The researchers working to fix the Private IP flaw turned to netmask, a widely used package that allows developers to evaluate whether a IP address attempting to access an application was inside or outside of a given IPv4 range. Based on an IP address submitted to netmask, the module will return true or false about whether or not the submitted IP address is in the defined “block.”

Opinion: Better Code Won’t Save Developers in the Short Run

The module has a range of other useful features, as well, such as reporting back on how many IPs are inside a given block. And, with no other “dependencies,” netmask seemed like the perfect fit to fix Private IP’s problems.

There’s only one problem: netmask itself was flawed, as the researchers soon discovered. Specifically: the module evaluates certain IP addresses incorrectly: improperly validating so-called “octal strings” rendering IPv4 addresses that contain certain octal strings as integers.

For example, the IP4 address 0177.0.0.1 should be evaluated by netmask as the private IP address 127.0.0.1, as the octal string “0177” translates to the integer “127.” However, netmask evaluates it as a public IPv4 address: 177.0.0.1, simply stripping off the leading zero and reading the remaining parts of the octal string as an integer.

Sample output from the netmask NPM module showing incorrect parsing of the IPv4 address. The flaw could enable a range of attacks on applications using the popular open source module.
Sample output from the netmask NPM module showing incorrect parsing of the IPv4 address. The flaw could enable a range of attacks on applications using the popular open source module. (Image courtesy of Sick Codes.)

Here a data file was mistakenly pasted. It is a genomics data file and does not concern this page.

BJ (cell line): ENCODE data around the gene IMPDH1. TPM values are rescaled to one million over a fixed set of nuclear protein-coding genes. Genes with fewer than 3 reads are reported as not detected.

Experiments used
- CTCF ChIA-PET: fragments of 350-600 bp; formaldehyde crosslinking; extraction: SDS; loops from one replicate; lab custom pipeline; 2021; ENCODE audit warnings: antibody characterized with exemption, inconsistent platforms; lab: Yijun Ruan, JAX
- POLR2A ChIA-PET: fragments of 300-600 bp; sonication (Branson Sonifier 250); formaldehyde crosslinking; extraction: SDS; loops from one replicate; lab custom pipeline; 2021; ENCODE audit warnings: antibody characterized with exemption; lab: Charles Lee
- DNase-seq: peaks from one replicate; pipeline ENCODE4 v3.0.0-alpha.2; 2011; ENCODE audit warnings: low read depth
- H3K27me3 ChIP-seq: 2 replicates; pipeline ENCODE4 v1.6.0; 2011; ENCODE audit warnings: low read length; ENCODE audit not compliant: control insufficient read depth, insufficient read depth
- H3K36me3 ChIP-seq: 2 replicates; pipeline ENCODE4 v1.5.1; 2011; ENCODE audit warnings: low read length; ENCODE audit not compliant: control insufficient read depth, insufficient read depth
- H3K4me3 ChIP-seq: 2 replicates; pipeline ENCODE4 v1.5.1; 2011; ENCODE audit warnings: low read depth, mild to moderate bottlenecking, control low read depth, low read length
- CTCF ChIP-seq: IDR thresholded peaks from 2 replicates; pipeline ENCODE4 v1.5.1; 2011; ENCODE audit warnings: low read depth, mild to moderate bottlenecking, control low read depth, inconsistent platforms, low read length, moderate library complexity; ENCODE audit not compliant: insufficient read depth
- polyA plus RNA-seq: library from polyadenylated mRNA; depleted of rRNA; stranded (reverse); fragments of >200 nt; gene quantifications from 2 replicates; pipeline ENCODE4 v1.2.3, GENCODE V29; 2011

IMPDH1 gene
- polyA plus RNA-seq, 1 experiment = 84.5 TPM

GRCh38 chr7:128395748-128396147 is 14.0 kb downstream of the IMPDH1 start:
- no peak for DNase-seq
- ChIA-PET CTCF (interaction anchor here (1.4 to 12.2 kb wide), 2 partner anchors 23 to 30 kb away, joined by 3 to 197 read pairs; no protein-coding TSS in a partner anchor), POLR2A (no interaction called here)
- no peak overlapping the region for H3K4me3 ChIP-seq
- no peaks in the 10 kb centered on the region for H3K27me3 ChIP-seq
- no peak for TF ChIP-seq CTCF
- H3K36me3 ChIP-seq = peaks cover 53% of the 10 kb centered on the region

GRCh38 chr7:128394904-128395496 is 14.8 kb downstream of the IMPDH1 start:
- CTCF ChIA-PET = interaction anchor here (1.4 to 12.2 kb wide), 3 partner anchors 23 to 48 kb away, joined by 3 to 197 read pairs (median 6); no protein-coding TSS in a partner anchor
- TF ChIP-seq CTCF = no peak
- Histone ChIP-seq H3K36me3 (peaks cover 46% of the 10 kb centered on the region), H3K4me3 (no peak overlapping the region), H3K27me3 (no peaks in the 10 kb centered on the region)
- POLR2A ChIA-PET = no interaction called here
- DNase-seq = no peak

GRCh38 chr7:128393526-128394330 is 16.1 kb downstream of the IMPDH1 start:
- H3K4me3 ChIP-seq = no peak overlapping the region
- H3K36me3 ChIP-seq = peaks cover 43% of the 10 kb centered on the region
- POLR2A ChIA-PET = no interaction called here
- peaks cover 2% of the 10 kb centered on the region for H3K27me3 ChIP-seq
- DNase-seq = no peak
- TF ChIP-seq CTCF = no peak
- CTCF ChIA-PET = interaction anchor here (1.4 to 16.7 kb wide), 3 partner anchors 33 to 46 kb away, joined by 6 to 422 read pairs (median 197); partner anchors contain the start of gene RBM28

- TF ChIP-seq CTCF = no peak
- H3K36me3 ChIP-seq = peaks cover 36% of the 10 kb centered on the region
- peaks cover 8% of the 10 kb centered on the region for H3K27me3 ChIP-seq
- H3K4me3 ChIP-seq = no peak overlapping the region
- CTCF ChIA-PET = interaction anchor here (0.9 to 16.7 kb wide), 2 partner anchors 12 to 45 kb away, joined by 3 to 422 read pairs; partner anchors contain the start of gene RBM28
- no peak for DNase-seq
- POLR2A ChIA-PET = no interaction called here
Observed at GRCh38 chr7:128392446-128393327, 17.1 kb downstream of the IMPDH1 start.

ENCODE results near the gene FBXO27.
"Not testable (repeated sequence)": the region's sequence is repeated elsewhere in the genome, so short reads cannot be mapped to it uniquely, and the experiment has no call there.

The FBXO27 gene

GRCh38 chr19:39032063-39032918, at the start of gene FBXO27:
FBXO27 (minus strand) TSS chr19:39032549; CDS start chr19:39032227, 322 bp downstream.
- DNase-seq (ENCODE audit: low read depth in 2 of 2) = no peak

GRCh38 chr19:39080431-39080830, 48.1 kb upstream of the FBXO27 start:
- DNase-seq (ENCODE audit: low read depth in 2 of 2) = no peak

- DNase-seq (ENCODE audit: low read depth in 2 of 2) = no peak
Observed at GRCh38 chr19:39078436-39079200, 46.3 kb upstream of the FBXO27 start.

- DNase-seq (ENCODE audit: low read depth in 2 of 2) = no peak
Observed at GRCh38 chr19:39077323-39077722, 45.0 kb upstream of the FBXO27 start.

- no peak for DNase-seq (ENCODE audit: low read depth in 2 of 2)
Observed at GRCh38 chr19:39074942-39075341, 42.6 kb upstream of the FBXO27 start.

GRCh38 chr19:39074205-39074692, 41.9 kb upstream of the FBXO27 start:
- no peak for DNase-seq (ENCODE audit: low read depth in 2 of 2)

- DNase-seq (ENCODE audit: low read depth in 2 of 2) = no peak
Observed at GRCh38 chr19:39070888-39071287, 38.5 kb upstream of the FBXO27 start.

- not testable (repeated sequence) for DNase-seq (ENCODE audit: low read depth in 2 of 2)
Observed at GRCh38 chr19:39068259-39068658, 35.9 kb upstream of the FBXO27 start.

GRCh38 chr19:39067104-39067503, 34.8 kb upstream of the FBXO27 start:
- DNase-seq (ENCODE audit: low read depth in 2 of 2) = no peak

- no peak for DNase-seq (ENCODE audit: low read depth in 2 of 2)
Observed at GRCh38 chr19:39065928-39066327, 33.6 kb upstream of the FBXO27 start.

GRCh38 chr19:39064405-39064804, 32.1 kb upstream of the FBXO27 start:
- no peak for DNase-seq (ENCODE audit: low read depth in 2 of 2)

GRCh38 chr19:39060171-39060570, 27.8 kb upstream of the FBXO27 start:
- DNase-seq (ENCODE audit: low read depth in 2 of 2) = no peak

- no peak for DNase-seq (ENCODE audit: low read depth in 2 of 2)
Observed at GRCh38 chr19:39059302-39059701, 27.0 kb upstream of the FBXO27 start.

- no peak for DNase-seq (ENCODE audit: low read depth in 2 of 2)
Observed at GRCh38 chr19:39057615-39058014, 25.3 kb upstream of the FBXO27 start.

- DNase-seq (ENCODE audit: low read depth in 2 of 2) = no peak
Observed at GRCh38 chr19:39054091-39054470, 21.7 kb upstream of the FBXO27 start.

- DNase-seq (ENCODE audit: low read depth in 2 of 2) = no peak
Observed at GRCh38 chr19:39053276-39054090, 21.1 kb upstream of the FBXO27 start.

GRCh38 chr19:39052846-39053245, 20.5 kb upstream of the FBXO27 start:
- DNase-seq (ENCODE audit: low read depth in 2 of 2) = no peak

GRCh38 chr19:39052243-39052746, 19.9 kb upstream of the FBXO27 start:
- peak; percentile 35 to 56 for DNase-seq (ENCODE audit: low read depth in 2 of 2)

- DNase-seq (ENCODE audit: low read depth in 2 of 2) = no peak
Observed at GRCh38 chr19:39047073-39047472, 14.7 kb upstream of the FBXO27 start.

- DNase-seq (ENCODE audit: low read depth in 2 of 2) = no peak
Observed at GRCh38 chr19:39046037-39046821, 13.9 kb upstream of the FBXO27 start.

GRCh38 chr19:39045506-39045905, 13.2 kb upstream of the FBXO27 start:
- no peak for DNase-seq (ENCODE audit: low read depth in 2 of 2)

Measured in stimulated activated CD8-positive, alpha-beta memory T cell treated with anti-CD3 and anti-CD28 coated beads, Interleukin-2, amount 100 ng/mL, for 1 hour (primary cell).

And the flaw works both ways. The IP4 address 0127.0.0.01 should be evaluated as the public IP address 87.0.0.1 as the octal string “0127” is the same as the integer “87.” However, netmask reads the address as 127.0.0.1, a trusted, localhost address. Treating an untrusted public IP address as a trusted private IP address opens the door to local- and remote file inclusion (LFI/RFI) attacks, in which a remote authenticated or unauthenticated attacker can bypass packages that rely on netmask to filter IP address blocks.

A Popular Module with a Sterling Pedigree

Netmask is the creation of Olivier Poitrey, an accomplished developer who is the Director of Engineering at Netflix and a co-founder of the firm NextDNS. The module was first released nine years ago and gained prominence around 5 years ago, with version 1.06, which has been downloaded more than 3 million times.

The netmask module currently sees around 3.1 million downloads weekly, though development on netmask appears to have ceased during the last five years, up until the release of version 2.0.0 around 10 days ago, after discovery of the security holes.

Throwing open the doors to hackers